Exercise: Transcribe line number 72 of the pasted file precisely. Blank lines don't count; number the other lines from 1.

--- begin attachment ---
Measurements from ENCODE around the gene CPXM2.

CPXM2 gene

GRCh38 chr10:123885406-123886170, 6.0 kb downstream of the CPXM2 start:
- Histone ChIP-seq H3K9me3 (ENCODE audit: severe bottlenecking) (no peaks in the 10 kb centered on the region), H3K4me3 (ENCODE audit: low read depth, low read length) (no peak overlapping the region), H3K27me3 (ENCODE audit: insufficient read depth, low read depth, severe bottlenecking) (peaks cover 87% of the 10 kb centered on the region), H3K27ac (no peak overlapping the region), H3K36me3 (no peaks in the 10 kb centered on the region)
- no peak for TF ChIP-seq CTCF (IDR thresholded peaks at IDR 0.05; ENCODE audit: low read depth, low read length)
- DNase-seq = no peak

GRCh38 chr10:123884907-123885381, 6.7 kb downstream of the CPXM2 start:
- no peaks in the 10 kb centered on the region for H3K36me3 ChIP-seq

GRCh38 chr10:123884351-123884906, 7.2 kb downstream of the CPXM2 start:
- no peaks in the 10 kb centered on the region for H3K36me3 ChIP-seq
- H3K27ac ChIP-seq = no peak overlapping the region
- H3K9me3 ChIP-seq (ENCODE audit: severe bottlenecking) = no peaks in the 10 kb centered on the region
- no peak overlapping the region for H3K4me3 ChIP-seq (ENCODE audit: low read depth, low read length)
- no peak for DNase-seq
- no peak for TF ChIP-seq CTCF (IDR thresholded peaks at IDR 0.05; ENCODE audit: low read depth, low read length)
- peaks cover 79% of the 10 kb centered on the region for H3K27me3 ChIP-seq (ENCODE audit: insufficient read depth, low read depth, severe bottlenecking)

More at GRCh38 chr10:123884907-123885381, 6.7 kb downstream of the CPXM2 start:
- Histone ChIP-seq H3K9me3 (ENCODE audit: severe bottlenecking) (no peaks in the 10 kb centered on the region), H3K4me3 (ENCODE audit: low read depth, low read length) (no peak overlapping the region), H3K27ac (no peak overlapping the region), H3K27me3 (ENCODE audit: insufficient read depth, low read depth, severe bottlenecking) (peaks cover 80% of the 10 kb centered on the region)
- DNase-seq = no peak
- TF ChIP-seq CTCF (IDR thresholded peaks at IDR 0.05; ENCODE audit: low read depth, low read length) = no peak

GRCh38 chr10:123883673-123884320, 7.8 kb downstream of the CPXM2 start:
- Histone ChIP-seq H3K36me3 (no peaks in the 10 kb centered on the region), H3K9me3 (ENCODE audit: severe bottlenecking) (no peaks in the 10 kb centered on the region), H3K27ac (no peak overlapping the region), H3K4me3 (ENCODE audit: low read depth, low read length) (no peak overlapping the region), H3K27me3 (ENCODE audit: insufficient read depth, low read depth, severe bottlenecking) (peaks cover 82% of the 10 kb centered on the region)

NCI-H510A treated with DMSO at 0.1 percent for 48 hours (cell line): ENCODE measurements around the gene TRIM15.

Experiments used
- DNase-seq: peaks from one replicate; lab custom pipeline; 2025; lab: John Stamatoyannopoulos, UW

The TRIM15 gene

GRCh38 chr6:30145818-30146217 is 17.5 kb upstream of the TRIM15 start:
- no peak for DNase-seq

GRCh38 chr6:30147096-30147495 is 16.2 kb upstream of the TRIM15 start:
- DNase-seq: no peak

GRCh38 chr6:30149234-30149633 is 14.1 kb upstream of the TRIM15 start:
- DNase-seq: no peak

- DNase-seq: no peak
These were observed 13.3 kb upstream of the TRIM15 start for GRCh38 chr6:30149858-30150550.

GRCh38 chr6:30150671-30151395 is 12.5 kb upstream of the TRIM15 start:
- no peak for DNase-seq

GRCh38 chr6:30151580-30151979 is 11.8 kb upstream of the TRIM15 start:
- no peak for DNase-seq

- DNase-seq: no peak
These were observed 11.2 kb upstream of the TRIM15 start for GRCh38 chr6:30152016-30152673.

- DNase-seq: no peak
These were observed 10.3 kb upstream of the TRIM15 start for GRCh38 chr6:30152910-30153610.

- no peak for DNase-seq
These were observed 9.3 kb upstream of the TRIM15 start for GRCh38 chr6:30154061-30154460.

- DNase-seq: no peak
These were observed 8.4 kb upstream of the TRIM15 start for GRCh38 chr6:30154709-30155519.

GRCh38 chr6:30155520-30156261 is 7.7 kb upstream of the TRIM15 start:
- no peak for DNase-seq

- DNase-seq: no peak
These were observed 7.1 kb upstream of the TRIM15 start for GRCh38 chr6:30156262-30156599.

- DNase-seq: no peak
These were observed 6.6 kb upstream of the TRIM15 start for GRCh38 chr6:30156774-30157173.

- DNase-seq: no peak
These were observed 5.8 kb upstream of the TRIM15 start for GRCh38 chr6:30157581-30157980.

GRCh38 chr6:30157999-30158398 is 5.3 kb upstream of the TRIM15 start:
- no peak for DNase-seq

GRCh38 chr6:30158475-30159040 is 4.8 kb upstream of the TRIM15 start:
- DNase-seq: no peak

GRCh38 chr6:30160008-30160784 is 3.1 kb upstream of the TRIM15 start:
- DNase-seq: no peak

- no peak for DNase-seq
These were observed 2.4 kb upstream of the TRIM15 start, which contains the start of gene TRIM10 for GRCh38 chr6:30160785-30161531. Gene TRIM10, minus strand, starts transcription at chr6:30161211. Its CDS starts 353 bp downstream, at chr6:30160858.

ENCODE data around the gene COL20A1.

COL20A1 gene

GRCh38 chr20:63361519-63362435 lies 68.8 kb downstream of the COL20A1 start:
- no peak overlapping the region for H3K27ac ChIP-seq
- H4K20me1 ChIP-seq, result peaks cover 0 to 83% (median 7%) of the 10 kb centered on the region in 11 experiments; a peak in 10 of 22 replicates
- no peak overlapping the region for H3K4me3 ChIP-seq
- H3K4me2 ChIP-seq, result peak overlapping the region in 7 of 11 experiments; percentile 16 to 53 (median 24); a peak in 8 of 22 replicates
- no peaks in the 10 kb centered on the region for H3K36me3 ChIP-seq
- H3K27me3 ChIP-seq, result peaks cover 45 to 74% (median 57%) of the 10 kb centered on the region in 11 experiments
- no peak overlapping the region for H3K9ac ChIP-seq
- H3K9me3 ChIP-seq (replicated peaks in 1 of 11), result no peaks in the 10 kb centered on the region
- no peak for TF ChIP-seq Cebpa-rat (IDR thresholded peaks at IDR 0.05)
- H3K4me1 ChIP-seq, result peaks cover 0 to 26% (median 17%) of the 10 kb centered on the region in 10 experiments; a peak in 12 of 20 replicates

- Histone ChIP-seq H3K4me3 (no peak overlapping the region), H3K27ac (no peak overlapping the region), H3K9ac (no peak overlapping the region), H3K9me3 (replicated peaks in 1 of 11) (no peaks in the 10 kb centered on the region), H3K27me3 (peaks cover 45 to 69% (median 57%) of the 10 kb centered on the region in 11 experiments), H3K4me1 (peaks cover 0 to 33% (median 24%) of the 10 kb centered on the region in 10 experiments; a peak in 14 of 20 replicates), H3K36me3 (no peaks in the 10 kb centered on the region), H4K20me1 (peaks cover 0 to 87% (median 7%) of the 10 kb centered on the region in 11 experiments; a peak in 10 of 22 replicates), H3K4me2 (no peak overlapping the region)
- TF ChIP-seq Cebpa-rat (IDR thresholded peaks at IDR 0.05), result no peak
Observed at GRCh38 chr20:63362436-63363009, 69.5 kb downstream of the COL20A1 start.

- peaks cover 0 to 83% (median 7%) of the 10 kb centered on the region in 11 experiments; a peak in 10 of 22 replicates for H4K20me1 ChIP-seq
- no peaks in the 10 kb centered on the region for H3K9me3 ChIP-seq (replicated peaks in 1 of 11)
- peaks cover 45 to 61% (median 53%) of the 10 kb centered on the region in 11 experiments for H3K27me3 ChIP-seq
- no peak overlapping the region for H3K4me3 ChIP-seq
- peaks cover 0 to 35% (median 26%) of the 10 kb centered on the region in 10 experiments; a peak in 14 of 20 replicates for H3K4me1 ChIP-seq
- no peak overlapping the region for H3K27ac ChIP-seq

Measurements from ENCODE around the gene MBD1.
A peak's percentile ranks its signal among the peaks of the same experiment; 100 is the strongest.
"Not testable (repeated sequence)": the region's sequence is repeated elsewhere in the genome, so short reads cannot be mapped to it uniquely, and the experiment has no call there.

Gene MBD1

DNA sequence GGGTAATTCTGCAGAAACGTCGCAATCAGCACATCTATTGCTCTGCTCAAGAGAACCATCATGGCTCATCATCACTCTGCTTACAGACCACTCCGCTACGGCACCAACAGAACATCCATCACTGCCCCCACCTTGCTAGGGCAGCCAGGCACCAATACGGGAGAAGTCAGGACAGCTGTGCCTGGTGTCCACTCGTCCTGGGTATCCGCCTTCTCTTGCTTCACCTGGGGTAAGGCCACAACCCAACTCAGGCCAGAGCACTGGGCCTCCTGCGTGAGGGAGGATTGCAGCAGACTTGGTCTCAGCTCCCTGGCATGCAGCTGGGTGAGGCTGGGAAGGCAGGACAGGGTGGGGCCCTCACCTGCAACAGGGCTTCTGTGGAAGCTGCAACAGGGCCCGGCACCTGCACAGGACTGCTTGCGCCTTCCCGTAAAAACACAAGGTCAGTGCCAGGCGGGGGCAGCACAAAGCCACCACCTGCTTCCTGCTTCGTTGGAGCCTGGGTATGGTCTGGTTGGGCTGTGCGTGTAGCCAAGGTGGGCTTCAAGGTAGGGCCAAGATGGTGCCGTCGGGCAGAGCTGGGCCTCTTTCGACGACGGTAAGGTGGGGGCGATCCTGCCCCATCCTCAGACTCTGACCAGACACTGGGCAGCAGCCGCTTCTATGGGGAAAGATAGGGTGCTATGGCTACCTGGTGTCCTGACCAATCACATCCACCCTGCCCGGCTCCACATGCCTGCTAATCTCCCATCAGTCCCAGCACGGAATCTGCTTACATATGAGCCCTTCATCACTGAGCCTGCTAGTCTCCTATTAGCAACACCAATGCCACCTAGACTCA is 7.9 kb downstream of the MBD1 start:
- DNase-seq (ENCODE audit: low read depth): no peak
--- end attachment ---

- no peak overlapping the region for H3K9ac ChIP-seq